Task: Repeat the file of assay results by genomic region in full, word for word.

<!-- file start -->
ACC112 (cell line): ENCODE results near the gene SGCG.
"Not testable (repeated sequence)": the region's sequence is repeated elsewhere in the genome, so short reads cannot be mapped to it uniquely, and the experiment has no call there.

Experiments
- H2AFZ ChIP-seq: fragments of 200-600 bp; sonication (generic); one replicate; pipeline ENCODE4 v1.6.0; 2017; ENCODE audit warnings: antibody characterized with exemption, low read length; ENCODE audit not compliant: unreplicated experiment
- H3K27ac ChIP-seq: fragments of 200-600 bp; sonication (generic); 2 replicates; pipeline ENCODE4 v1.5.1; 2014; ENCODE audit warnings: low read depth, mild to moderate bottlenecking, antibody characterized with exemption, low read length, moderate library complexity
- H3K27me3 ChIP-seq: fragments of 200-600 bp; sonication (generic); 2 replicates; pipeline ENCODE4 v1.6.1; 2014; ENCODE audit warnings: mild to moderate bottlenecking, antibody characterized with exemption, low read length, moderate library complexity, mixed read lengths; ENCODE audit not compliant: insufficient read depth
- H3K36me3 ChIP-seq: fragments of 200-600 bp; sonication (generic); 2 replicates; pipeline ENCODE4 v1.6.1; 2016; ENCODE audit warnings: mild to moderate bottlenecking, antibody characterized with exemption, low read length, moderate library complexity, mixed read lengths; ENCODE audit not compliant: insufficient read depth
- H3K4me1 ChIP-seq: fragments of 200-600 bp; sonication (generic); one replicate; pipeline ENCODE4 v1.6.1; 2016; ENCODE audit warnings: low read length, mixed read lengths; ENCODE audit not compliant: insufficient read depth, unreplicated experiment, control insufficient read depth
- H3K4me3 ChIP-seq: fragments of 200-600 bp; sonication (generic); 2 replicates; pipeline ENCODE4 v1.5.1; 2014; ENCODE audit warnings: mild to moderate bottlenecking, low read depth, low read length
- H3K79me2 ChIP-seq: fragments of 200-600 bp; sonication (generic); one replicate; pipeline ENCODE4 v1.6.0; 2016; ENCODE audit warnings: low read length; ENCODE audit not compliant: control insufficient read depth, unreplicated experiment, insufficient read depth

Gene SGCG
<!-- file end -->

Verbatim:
ACC112 (cell line): ENCODE results near the gene SGCG.
"Not testable (repeated sequence)": the region's sequence is repeated elsewhere in the genome, so short reads cannot be mapped to it uniquely, and the experiment has no call there.

Experiments
- H2AFZ ChIP-seq: fragments of 200-600 bp; sonication (generic); one replicate; pipeline ENCODE4 v1.6.0; 2017; ENCODE audit warnings: antibody characterized with exemption, low read length; ENCODE audit not compliant: unreplicated experiment
- H3K27ac ChIP-seq: fragments of 200-600 bp; sonication (generic); 2 replicates; pipeline ENCODE4 v1.5.1; 2014; ENCODE audit warnings: low read depth, mild to moderate bottlenecking, antibody characterized with exemption, low read length, moderate library complexity
- H3K27me3 ChIP-seq: fragments of 200-600 bp; sonication (generic); 2 replicates; pipeline ENCODE4 v1.6.1; 2014; ENCODE audit warnings: mild to moderate bottlenecking, antibody characterized with exemption, low read length, moderate library complexity, mixed read lengths; ENCODE audit not compliant: insufficient read depth
- H3K36me3 ChIP-seq: fragments of 200-600 bp; sonication (generic); 2 replicates; pipeline ENCODE4 v1.6.1; 2016; ENCODE audit warnings: mild to moderate bottlenecking, antibody characterized with exemption, low read length, moderate library complexity, mixed read lengths; ENCODE audit not compliant: insufficient read depth
- H3K4me1 ChIP-seq: fragments of 200-600 bp; sonication (generic); one replicate; pipeline ENCODE4 v1.6.1; 2016; ENCODE audit warnings: low read length, mixed read lengths; ENCODE audit not compliant: insufficient read depth, unreplicated experiment, control insufficient read depth
- H3K4me3 ChIP-seq: fragments of 200-600 bp; sonication (generic); 2 replicates; pipeline ENCODE4 v1.5.1; 2014; ENCODE audit warnings: mild to moderate bottlenecking, low read depth, low read length
- H3K79me2 ChIP-seq: fragments of 200-600 bp; sonication (generic); one replicate; pipeline ENCODE4 v1.6.0; 2016; ENCODE audit warnings: low read length; ENCODE audit not compliant: control insufficient read depth, unreplicated experiment, insufficient read depth

Gene SGCG